According to the international and Vietnamese media, since July 3, 2019, China has dispatched the ship Haiyang Dizhi 8 to conduct seismic survey in the Vanguard Bank area (which China refers to as Wànān tān)with the escort of 2 armed ships including the Haijing 3901 (12,000 tons), Haijing 37111 (2,200 tons) and helicopters. This act is aggravating Vietnam-China relations as China continues to maintain the operation of Haiyang Dizhi 8 despite Vietnam's opposition, and criticism from the US and the international community.
The Vanguard Bank is located more than 600 nautical miles away from the Chinese mainland. China argues that the Vanguard Bankis within the "ox’s tongue line" or part of the so-called "waters of the Nansha Islands” (which Vietnam refers to as Truong Sa). However, this argument does not have a legal basis, as the decision of the Permanent Court of Arbitration in 2016 has clearly stated two points: first, there is no legal basis for China to claim historical rights to resources in the waterswithin the nine-dash line; secondly, no feature in the Spratly Islands has the ability to create extended maritime zones and islands in the Spratly Islands cannot collectively create extended maritime zones.
Meanwhile, Vanguard Bank, Rifleman Bank, Alexandra Bank,Grainger Bank, Prince Consort Bank, and Bombay Castle Shoal are the extension of the Vietnamese continental shelf to the southeast. These banks and shoal are separated from the Spratly Islands by a deep trench and therefore, according to the 1982 United Nations Convention on the Law of the Sea (UNCLOS),should not belong to the Spratly Islands. Thus, China cannot use the "nine-dash line" or the "Spratly Islandsmaritime zone" to justify that the waters around Vanguard Bankare disputed.
Meanwhile, the Vanguard Bank area isapproximately 200 nautical miles from Phu Quy and Con Dao groups of islands, and approximately 220 nautical miles from the coast of Vietnam, which is the extension of the Vietnamese continental shelf to the southeast. According to the 1982 Convention on the Law of the Sea (UNCLOS), the Vanguard Bankis located in the exclusive economic zone and the southern continental shelf of Vietnam. Under the provisions of UNCLOS, this area is onlyassociated with two countries whose coastline faces Vietnam, which are Malaysia and Brunei. In reality, this area is an exclusive economic zone and continental shelf of Vietnam, not disputed waters. Currently, Vietnam is controlling and extracting oil and gas at this location.
Vietnam has also carried out all necessary procedures in order to enforce the rights of the coastal state under the provisions of international law, including: Statementby the Government of the Socialist Republic of Vietnam on the Territorial Sea Baseline of Vietnam in 1982; submission ofa report on the outer limits of the continental shelf to the United Nations in 2009; promulgation of the Law of the Sea of Vietnam in 2012 and the Law on Natural Resources andEnvironment of Sea and Islands in 2015. Vietnam and Malaysia also made a joint submission onthe outer limits of the continental shelf. Brunei did not object to this submission. In the above-mentioned legal documents as well as by-law documents, Vietnam has clearly defined its exclusive economic zone and continental shelf, as well as regulations detailing the rights and obligations of other countries when implementing activities, especially scientific research, exploration, extraction and usage of natural resources, installation of cables and structures, in the exclusive economic zone and continental shelf of Vietnam.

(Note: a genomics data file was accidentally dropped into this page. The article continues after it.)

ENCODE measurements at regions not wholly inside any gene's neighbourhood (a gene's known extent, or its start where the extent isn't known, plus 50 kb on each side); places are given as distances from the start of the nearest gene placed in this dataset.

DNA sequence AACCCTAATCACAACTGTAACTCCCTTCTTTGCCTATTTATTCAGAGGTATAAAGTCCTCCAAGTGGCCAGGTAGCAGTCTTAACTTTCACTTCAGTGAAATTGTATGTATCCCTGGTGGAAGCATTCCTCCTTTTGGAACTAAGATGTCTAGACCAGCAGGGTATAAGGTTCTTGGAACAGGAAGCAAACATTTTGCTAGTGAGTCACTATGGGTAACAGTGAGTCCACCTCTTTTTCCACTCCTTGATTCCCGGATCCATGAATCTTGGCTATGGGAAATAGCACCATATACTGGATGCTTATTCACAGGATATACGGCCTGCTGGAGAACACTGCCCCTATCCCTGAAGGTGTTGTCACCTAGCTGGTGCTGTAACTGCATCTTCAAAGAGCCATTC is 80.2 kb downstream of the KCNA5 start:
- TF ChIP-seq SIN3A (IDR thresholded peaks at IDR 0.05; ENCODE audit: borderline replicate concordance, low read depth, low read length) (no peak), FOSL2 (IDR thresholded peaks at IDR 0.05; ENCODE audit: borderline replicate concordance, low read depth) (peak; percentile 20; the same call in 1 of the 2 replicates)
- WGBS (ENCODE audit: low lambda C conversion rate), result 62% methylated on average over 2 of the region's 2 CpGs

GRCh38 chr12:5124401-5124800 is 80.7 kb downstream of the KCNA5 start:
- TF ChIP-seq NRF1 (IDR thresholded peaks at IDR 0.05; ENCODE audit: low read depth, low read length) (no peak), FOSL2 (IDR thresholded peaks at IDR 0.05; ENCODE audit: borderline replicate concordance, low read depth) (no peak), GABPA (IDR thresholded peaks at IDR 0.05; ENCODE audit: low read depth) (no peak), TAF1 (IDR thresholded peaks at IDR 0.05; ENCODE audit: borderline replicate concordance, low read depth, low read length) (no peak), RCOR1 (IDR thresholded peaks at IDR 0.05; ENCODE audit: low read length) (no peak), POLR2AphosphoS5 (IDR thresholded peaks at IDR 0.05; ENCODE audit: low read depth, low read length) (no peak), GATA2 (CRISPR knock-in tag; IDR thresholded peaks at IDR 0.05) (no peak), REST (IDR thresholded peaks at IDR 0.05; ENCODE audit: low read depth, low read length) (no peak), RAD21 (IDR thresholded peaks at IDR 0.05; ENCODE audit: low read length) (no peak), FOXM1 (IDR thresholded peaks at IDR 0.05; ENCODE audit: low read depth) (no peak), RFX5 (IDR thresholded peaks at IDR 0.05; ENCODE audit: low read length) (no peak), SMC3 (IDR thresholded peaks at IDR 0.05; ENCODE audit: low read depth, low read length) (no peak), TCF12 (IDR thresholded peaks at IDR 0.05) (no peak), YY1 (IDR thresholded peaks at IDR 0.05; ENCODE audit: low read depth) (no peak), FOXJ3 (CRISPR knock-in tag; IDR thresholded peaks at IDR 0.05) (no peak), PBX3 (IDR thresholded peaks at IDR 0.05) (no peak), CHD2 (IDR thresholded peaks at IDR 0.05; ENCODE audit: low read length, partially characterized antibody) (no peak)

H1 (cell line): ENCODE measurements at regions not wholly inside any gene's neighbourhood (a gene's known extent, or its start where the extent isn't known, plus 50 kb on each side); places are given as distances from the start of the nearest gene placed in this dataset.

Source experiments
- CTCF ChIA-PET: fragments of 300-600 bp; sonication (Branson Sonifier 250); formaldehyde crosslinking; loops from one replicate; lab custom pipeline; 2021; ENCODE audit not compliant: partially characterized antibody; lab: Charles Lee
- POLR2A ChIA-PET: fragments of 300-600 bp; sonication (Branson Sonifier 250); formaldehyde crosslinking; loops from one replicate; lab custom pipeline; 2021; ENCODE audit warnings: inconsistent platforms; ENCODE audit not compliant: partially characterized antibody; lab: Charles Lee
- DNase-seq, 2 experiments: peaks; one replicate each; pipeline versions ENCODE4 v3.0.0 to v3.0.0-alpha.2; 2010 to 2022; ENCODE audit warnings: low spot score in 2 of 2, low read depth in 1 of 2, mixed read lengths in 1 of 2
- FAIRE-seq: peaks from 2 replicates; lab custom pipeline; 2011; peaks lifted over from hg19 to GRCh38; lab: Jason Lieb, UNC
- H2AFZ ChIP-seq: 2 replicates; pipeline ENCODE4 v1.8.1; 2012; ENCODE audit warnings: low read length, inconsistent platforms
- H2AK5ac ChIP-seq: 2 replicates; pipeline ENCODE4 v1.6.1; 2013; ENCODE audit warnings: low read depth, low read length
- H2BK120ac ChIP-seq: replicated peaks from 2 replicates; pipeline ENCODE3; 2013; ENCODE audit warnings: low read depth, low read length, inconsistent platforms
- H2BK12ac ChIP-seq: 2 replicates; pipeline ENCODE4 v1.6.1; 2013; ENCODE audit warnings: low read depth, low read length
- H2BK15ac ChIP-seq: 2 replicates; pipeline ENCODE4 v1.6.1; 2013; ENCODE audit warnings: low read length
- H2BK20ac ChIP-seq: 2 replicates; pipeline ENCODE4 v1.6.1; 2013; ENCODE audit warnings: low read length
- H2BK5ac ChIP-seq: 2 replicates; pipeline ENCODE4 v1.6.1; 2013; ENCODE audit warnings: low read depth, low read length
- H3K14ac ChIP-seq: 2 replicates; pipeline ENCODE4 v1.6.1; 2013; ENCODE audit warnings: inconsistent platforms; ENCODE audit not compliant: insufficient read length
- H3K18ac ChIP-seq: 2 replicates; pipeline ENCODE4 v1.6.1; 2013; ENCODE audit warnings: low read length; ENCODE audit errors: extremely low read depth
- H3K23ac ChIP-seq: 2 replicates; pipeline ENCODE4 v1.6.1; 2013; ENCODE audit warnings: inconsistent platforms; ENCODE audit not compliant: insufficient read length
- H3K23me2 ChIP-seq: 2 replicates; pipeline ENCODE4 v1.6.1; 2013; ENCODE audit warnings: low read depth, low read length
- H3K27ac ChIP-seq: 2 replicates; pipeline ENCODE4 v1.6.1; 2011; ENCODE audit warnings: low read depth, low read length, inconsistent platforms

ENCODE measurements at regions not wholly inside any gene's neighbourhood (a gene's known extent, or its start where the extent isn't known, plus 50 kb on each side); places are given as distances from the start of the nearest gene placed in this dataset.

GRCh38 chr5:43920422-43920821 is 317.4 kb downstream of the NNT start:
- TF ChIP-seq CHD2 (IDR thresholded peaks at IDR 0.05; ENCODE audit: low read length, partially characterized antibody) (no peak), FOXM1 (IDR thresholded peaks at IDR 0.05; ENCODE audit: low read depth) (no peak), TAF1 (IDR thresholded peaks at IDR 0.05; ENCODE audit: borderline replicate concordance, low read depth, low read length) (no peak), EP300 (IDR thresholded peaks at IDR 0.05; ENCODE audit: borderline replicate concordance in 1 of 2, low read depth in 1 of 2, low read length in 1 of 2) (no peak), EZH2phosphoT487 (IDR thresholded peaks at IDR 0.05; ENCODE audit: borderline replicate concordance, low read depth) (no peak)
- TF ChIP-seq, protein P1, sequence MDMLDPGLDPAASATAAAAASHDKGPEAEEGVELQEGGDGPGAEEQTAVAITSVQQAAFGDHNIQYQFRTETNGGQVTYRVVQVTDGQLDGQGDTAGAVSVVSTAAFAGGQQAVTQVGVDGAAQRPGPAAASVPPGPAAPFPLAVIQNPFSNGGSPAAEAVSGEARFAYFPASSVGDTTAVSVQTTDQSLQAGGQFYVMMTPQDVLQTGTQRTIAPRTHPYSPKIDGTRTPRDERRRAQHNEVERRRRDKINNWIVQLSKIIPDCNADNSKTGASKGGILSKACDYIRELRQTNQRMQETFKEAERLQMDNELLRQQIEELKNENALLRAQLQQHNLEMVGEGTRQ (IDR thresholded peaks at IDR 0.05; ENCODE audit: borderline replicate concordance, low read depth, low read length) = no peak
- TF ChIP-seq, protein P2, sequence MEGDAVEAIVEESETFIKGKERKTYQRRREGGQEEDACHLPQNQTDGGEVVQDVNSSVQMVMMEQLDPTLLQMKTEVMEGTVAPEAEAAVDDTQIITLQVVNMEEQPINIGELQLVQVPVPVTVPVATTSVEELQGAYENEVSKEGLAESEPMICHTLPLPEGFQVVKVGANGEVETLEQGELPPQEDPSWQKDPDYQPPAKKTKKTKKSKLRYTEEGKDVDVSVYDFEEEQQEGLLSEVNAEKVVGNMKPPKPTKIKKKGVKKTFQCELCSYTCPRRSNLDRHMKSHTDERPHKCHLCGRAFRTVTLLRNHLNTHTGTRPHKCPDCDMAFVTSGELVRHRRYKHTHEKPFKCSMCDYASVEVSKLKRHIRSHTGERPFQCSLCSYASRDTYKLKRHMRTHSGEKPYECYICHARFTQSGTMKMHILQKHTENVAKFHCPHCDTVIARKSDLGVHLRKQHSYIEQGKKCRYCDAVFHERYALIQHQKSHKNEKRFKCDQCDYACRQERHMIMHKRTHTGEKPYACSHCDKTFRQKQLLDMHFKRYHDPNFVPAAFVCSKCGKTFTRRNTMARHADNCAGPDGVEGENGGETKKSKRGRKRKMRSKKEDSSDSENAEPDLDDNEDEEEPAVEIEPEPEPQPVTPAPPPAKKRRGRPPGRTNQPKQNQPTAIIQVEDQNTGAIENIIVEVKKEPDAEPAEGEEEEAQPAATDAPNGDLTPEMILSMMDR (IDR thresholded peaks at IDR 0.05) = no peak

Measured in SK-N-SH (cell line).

<>The Risk in China'sdispatch of a survey vessel to an area claimed by Vietnam.
According to Vietnamese experts, China's activities in the past few days are extremely dangerous, opposing the provisions of international law, as well as the perceptions and agreements of the Senior leaders of Vietnam and China. China's actions complicated the situation, escalated conflicts and disturbed the peace and stability, as well as the assurance of maritime security and freedom in the South China Sea. This is particularly dangerous in the context of the ongoing negotiation between ASEAN countries and China to sign the Code of Conduct in the South China Sea (COC).
Although China has always declared that it wants to maintain stability in the South China Sea, but its continued support of the nine-dash line, infringement of maritime zones and threats to Vietnamese and Malaysian vessels, as well as the sinking of a Philippines’ fishing ship (June 2019) complicated the situation in the South China Sea. These actions go against what the Chinese government is committed to, as well as the documents China signed with ASEAN such as the DOC, and seriously disrupt the COC negotiation process, which desperately needs parties to refrain from such activities in order to ensure a stable condition in the South China Sea, prevent an increase in conflicts and build trust through negotiation.